The imminent death of Live365 probably marks the end of small webcasting in the United States. But the scrappy group that started internet radio in the 90s has largely survived because of preferential, smaller webcasting rates, a ‘startup rate’ that is now being removed.
Part of the reason for the removal of the ‘Small Webcaster Settlement Act’ is that the incubator stage is well, completely over. The scrappy pioneers of internet radio have largely been replaced by streaming radio giants like Pandora, not to mention Apple, Spotify, iHeartRadio, and a number of well-financed players. Meanwhile, a podcasting resurgence has started to replace smaller internet stations, many of whom delivery clunky, hard-to-navigate collections that are less convenient to use.
Those bigger players are paying a lot more to content owners, even if they’re not profitable. All of which raises the question: should the US Government and Congress save this embattled group, or would that simply represent a subsidy for an older, revenue-challenged technology?
The following is a petition to Congress being distributed by the Independent Small Webcasters, a group ardently fighting for lowered royalty rates (and their own survival):
Opposition to Copyright Royalty Board’s decision on webcasting rates
Petition published by Independent Small Webcasters and their listeners.
Petition Background (Preamble):
The Copyright Royalty Board has handed down a decision after meeting behind closed doors with Pandora and coming to an agreement in reference to royalty rate increases that literally cripples any small webcaster anywhere in the United States of America!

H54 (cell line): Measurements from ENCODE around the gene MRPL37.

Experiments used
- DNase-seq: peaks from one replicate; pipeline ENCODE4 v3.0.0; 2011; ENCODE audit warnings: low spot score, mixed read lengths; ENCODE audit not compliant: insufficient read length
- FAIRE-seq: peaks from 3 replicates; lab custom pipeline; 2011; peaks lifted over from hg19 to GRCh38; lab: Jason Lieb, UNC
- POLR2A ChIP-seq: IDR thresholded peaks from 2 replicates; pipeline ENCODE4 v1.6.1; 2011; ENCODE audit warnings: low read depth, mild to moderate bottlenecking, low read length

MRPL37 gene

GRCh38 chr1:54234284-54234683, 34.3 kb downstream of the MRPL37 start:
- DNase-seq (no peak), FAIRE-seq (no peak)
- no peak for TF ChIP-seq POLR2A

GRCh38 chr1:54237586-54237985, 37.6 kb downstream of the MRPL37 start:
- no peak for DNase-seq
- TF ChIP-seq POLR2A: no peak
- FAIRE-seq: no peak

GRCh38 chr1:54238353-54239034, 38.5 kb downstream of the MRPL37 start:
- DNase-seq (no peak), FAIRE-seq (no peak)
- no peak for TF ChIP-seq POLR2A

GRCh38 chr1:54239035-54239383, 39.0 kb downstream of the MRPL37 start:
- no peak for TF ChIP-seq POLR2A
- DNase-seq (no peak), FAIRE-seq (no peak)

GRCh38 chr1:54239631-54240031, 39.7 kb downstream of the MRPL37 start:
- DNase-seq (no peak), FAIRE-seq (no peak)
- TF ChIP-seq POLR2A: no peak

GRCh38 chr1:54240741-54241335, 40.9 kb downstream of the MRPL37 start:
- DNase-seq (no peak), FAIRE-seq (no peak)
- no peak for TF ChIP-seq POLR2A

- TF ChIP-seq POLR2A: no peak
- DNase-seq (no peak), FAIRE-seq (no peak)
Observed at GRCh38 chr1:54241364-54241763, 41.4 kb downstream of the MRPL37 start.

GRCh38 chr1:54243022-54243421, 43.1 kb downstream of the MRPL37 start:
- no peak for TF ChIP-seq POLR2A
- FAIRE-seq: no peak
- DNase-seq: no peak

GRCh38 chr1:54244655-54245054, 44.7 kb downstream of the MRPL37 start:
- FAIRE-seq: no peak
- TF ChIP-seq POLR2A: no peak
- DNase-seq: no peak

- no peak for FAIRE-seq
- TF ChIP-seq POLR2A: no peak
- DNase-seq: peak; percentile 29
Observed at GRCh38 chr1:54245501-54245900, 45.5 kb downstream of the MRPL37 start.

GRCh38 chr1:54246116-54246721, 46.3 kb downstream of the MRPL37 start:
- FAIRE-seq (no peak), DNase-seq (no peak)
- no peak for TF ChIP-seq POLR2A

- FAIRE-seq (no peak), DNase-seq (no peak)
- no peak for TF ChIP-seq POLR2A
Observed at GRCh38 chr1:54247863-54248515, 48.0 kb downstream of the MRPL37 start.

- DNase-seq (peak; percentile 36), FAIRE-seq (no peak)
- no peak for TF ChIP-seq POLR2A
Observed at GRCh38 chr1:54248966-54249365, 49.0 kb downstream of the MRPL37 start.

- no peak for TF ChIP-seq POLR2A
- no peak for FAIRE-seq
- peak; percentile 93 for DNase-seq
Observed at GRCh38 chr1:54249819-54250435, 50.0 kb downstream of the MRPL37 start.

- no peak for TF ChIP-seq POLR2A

In this agreement, it states that the rate is $0.17 per 100 songs, per listener, raising rates so high that it makes it unaffordable by any broadcaster anywhere.
While this bill HR1733 is good to force terrestrial radio to finally pay royalties which they had never done since the beginning of internet broadcasting, the original “Small Webcaster Settlement Act” ( SWSA ) has been eliminated making no provision whatsoever for hobbyist broadcasters who have no revenue to pay the outlandish fees that would be incurred upon them by the elimination of this agreement.
It also creates a monopoly which according to US law has been deemed illegal in the United States of America, allowing only major corporations like Pandora and iHeart Radio to control what is being heard on the internet.
For years, small webcasters have been paying royalty fees when terrestrial was not! And as a thank you for all the years of trying to do what was right, to be lawful and pay royalties that artists worldwide have worked so hard for and deserve, the Copyright Royalty Board has decided only the wealthy should be allowed to broadcast, thus ending small broadcasters tiny businesses all over the USA.
Finally, this bill does not only affect the small broadcaster , but affects many businesses that small webcasters have supported as well thus eliminating literally MILLIONS of dollars of spending in business such as:
* Streaming Servers
* Chatrooms and servers
* Communities and servers
* Webhosting and servers
* Banner Hosting services and many other services!
For years small broadcasters have been paying licensing fees to stay legal on the internet, paying dues in appreciation for the hobby they so love. They have all had a dream of one day climbing that ladder to make a name for themselves, to achieve success. Some didn’t have that dream, they just wanted to enjoy what they loved to do. Now that dream has been stomped on, spat on, and kicked to the curb by the very people we entrust to treat us fairly. It’s shameful, unjust and should be considered criminal because of the results of this decision being made.
It should not be allowed.